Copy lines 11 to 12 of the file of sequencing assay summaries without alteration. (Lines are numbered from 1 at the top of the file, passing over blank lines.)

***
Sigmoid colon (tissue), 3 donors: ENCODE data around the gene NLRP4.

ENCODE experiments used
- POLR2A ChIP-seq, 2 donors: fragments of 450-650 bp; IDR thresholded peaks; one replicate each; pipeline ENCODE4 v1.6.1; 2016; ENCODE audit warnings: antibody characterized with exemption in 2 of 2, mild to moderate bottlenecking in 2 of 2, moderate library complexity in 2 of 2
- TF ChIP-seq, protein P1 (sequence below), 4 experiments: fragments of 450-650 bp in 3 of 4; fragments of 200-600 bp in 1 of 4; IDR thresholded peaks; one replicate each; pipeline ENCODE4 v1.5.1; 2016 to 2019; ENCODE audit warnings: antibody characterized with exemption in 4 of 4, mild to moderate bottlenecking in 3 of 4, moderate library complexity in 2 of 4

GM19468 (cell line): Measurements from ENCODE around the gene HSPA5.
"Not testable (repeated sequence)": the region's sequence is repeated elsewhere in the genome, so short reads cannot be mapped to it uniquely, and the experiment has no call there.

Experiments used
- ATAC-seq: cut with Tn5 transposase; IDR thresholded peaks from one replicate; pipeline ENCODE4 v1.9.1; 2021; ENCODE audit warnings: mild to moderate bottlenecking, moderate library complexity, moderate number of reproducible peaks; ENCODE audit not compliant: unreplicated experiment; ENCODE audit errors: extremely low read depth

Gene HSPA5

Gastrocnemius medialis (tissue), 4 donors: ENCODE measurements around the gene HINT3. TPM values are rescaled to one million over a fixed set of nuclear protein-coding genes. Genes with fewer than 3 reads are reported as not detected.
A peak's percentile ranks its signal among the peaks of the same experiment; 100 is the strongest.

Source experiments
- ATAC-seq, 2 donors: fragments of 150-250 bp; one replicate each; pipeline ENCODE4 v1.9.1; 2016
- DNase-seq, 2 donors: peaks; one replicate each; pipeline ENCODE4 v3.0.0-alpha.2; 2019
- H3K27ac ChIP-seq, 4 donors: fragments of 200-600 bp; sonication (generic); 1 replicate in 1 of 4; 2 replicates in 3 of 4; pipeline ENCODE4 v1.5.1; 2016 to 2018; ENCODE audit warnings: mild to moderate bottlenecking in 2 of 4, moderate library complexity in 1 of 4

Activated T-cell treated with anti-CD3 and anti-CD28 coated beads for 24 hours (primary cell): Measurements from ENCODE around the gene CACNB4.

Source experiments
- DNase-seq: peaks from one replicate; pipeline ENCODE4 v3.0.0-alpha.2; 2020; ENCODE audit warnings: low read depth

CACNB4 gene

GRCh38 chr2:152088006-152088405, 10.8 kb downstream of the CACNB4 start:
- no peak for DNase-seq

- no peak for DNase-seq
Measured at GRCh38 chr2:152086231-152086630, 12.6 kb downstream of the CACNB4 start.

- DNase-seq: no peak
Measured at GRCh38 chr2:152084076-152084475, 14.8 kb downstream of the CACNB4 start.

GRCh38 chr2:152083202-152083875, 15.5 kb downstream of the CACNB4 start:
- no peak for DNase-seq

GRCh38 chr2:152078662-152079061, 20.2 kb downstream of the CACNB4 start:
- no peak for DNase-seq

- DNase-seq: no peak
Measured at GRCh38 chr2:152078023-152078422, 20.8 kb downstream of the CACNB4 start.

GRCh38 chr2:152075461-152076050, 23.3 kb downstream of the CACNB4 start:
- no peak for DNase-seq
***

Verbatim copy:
A peak's percentile ranks its signal among the peaks of the same experiment; 100 is the strongest.

Source experiments